Lipari city seemed a big place after Salina, although just several thousand people live on its narrow streets and lanes under the ancient citadel. We had reserved a room at the Gattopardo Park Hotel, and its minivan met us on the quay. Again, we had chosen well. Our room had a view of the acropolis, and we had a little terrace overlooking a garden full of flowers.

Aeolian Museum

We needed to visit the Aeolian Museum on the citadel. We were pleased to learn that the museum was open every day of the week but displeased to learn that on Sunday, when we went there, only the classical section was open. It was enough: rooms full of Bronze Age and Mycenaean finds; ceramics, tools, and tombs from the prosperous city-state the Greeks founded at Lipari around 580 B.C.; hundreds of amphoras from ancient Roman shipwrecks.

Outside the museum is an excavated area with ruins from Bronze Age huts to Roman streets. The gateway to the citadel includes massive ancient Greek masonry and a plaque reminding us that in Mussolini's time, the citadel was a prison for opponents of fascism.


The next day, we went to the island of Filicudi. The hydrofoil from Lipari took an hour and landed us at what looked like a Third World village. There was not even a place to buy coffee. We walked out of the village, which took about three minutes, to seek out the Bronze Age settlement on the promontory just in front of us.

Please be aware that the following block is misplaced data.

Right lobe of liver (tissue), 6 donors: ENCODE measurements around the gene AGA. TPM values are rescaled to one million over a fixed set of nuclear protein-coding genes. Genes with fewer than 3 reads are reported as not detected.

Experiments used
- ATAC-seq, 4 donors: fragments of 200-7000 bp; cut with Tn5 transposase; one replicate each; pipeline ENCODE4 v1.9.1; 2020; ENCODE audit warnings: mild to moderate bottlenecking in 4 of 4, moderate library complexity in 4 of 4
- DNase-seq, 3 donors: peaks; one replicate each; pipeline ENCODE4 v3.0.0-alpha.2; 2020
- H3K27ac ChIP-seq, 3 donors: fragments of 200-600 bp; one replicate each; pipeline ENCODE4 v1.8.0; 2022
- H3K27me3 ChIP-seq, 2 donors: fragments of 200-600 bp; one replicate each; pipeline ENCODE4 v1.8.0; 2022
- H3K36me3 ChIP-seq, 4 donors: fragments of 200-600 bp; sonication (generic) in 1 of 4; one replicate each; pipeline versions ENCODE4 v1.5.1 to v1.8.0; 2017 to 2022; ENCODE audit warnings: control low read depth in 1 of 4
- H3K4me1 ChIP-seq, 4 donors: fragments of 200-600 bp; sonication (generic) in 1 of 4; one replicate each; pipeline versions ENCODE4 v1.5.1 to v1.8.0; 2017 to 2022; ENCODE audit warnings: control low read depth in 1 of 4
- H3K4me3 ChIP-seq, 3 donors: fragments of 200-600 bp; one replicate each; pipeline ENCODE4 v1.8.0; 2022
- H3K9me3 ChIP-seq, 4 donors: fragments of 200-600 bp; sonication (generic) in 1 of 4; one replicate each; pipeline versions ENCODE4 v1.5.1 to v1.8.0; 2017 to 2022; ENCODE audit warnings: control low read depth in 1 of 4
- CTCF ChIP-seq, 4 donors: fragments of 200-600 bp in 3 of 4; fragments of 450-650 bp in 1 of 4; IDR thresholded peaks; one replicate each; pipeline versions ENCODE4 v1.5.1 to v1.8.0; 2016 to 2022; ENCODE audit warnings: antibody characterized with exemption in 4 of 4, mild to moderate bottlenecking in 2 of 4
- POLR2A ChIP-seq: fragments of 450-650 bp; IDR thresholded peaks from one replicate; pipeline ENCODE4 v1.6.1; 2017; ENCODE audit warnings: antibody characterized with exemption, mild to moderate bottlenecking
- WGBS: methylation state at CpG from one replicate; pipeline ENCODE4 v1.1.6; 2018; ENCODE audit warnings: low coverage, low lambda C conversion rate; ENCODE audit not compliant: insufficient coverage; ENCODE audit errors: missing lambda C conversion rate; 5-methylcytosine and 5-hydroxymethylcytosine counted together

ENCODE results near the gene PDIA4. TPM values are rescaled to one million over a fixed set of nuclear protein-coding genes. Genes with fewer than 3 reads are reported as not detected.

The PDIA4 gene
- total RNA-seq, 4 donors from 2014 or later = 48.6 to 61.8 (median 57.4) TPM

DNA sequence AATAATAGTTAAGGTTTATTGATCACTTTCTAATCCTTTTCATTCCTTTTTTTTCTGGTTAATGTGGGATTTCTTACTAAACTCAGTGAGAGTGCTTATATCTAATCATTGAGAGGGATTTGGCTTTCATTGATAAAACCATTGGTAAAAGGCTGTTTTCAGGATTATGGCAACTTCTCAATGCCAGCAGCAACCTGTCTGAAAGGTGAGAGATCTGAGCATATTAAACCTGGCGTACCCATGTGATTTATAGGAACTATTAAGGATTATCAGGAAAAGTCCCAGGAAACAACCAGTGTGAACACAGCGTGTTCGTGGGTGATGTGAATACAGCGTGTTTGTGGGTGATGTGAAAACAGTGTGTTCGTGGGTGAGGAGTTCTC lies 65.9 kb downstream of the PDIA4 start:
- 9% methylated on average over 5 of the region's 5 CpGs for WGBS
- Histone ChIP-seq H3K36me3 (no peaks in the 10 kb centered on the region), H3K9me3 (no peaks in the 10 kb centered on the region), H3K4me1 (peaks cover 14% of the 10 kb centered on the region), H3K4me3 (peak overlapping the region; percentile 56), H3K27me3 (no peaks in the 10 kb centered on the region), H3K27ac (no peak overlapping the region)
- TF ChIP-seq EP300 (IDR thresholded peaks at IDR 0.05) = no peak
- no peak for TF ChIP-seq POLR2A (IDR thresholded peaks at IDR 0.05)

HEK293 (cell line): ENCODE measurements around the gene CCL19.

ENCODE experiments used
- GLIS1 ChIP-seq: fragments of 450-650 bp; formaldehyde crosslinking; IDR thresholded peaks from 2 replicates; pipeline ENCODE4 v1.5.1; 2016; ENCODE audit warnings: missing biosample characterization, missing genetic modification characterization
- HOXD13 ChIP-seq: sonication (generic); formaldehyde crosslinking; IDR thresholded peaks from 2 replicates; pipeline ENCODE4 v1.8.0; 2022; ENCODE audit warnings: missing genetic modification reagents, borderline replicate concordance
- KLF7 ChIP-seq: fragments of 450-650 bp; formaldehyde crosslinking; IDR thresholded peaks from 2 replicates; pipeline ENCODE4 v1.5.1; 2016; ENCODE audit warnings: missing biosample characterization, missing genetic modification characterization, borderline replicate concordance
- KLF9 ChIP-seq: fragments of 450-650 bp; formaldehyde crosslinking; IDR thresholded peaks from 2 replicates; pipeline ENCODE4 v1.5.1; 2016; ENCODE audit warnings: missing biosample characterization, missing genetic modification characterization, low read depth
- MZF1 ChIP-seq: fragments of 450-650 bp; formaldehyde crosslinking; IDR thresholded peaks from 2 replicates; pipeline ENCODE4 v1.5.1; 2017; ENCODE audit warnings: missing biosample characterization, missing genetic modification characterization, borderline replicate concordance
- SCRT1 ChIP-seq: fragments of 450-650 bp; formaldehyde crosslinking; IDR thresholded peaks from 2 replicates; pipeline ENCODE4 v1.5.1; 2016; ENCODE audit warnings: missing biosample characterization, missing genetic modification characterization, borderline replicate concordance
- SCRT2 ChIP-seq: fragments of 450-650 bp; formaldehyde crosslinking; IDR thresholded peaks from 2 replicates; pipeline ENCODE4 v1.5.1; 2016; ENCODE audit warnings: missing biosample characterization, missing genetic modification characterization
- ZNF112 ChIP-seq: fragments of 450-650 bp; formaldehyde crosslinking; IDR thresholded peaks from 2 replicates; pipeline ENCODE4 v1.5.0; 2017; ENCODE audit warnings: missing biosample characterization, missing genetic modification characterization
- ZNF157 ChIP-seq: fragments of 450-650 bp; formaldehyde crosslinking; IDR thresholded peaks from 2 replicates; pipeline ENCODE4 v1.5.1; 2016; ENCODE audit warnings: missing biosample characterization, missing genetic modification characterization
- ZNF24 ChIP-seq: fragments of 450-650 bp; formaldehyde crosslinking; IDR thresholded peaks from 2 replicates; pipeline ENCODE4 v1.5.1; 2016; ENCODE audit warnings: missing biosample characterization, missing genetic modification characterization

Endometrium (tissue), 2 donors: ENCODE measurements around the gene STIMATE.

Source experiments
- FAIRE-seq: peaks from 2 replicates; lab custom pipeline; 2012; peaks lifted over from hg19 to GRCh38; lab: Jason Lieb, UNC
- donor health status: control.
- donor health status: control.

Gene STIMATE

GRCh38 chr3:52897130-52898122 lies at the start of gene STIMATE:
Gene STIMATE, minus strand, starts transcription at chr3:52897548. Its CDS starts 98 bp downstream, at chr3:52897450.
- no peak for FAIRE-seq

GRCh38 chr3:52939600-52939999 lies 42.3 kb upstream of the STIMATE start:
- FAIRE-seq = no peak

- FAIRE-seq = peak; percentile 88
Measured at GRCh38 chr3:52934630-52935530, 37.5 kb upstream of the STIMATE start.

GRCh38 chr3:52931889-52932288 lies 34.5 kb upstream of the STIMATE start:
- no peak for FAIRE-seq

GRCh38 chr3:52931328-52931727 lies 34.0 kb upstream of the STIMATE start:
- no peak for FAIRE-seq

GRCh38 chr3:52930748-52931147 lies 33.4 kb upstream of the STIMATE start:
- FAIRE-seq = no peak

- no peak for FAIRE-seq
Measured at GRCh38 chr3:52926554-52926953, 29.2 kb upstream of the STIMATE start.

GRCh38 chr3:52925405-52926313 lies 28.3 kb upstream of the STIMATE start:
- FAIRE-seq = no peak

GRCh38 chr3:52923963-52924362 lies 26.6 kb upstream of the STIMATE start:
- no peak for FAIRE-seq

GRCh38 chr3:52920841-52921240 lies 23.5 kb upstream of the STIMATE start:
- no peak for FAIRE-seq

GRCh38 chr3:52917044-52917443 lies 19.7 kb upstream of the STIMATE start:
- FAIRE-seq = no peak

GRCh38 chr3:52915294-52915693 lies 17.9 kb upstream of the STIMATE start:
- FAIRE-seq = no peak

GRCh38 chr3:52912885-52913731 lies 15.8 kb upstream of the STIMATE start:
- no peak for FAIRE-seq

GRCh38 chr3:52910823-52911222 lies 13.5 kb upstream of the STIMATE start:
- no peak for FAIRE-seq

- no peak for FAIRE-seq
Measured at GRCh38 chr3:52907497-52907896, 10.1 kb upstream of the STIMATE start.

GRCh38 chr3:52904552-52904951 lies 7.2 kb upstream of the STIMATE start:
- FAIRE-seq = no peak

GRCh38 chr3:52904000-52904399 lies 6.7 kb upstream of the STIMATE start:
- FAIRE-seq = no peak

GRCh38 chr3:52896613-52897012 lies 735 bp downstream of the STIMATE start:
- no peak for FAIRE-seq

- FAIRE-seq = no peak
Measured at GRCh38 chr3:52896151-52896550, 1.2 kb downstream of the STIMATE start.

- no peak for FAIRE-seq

Eventually, we found a steep, narrow path paved long ago with rough stones, leading up to a two-acre plateau and the low stone walls of prehistoric huts. Above us were old terraces rising to the highest point, 600 feet above the sea. Initially, the people had built down by the shore; they had moved up later for defense. It was too bad ancient humans could not live in peace on Filicudi. Still, I wanted to believe that they had known some happy centuries, absent volcanic activity, in this sunny world.

The other end of Filicudi is the old volcano. We walked up its slope under the hot sun and found a pension called La Canna, where we were served good pasta (no capers) and local white wine on a shady terrace looking toward Stromboli.

We walked down an old mule track and caught the next vessel for Lipari, not a hydrofoil but an older car ferry, the Filomena Matacena. We sat happily on the top deck in sun and wind, dozing as we steamed home at a modest speed.

Sulfur and Smoke

By now, we had decided against going to Stromboli. Still, we wanted a little sulfur and smoke and next day took a hydrofoil from Lipari to Vulcano, a 15-minute run.

Vulcano is the mother of volcanoes, at least etymologically speaking. The rim of its crater is just 1,000 vertical feet above sea level, and we reached it in 45 minutes from the quay, passing some other hikers.

The crater has a round rim several hundred yards across, and people were walking all around it, looking down at the flat interior a few hundred feet below.

No sign of activity down there, but on our rim walk, we passed through about 100 yards of hot fumaroles and enough sulfuric smoke to remind us what was going on inside. Vulcano's last period of major activity ended in 1890, and it is certainly not dead today.